With Creation rocked upon it’s axis, distracted, the Lords of Dearth took this opportunity to put long-laid plans in motion. A seed of corruption, long hidden in the mountains southern Heartlands, blossomed and the madness grew in the minds of the infected until it exploded in a frenzy of blood and gore that spread across the Heartlands. It took three generations, but finally the spread was stopped, reversed, and even somewhat contained – though the effects and the danger remain to this day.

The Blight

The mountains south of Albion had long held secret pathways to the Realm of the Great Waste, in much the same way that there are hidden pathways between all the Great Realms that are known to the wise. The Lords of Dearth helped that realm of poison and destruction spill out into the Mortal Realm, leaving a Blight on the Heartlands that remains to this day. Encompassing much of what had been the Petty Kingdoms and Albion, the Blight does not just corrupt the creatures that live within it’s bounds but also poisons the minds of those who enter it or who dwell within it.

Advertisements
Categories: Campaign, Campaign Development, Game Design, Game Play, House Rules | Tags: , , , , , , , , , , , , , , , , , , , , , , , , , , , , , , , , , , , , , , , , , , , , , , , , , , | Leave a comment

So, what’s different about my world..?

With D&D 5E here, especially with the Monster Manual on hand, I’ve been kind of mentally reviewing what is different about my campaign world now that I’m trying to stay as close to the party line as possible.

  • Goblins! Instead of a million different humanoids I have goblins. In addition to normal, undersized Goblin Boggarts (which are hatched from eggs, kind of like in Harn) with their chiefs and shaman I have Hobgoblins as fully-grown, experienced goblins, Redcaps are elite goblins, and Black Goblins are sterile mules that are oversized shock troops. There are also the Border Goblins of the Shadowlands and the dreaded Ash Goblins with their Barghest leaders who serve the Lords of Dearth. Lastly, there are the Khazan, the Human-Goblin crossbreeds created during the Wars of Binding ages ago that live amongst both humans and goblins, vilified by the former and often leading the latter.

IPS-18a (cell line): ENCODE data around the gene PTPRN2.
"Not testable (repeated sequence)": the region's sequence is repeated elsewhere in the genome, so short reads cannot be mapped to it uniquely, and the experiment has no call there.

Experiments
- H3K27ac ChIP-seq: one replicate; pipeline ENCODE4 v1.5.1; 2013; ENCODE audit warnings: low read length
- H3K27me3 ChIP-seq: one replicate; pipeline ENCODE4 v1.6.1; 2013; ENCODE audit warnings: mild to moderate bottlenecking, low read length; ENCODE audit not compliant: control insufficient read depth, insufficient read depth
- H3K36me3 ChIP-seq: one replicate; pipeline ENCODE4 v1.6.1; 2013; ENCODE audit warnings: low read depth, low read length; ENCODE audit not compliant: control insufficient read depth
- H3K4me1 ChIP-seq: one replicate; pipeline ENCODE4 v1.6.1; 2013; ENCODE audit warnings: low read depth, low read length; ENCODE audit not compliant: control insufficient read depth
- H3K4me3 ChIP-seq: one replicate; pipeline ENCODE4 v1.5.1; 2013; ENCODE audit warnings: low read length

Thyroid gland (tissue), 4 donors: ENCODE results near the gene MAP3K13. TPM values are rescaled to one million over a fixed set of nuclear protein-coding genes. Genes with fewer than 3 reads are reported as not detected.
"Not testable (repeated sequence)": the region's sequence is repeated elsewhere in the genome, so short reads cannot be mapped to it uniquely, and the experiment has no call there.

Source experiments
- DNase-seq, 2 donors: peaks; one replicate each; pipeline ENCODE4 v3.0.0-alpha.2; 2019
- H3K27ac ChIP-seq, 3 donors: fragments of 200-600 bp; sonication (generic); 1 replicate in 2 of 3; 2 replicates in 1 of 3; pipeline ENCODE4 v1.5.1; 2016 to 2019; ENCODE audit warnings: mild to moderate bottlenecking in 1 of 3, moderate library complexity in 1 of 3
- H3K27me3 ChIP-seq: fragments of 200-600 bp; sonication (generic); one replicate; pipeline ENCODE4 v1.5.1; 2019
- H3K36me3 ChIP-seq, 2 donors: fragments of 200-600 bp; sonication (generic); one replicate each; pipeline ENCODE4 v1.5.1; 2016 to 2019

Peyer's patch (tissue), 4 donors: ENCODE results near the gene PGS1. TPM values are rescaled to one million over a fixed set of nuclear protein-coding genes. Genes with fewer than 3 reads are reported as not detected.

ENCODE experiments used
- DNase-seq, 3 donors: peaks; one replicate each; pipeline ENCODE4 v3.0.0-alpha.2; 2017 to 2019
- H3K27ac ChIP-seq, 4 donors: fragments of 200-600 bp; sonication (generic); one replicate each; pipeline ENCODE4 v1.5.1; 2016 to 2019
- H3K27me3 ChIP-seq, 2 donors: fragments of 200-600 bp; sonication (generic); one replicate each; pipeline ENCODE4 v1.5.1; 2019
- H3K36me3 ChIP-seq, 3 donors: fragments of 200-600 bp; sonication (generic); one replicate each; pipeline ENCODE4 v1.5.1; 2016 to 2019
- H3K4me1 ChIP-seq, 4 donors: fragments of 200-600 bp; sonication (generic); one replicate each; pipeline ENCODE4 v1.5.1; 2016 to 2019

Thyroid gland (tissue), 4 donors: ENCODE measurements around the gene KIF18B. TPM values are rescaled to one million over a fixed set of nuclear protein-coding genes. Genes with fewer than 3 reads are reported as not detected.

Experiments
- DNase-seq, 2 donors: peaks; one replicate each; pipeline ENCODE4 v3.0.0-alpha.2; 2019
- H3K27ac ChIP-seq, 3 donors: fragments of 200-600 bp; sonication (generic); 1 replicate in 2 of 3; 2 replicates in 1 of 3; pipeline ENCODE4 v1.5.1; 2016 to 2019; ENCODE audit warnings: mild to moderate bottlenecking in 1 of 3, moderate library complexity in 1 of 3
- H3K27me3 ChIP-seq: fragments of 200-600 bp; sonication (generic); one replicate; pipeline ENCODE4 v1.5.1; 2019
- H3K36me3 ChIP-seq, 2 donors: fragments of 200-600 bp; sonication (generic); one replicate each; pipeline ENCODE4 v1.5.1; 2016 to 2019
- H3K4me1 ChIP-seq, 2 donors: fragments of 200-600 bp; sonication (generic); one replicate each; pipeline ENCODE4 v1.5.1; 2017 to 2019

• Trolls! Yeah, instead of Hill Giants and Stone Giants, I have big trolls kind of like Tolkien’s. There are Marsh Trolls, Forest Trolls, Hill Trolls, Rock Trolls, Cave Trolls, and Sea Trolls. Rock and Forest Trolls are actually pretty civilized, while Marsh, Hill and Cave Trolls are primitive and either live in isolated family groups or live in service to various powerful personages. Trolls are often the biggest and baddest creatures that a group is likely to see – Ogres  being much more common with their noble Fir Bolg, “High Ogre” antecedents less common but not unheard of while Giants (Formorian or Mountain) are relatively rare. It’s worth noting that one can also find Half-Trolls (and Half-Ogres for that matter) also, but they are rarer than Trolls themselves given the difficulty in birthing the child.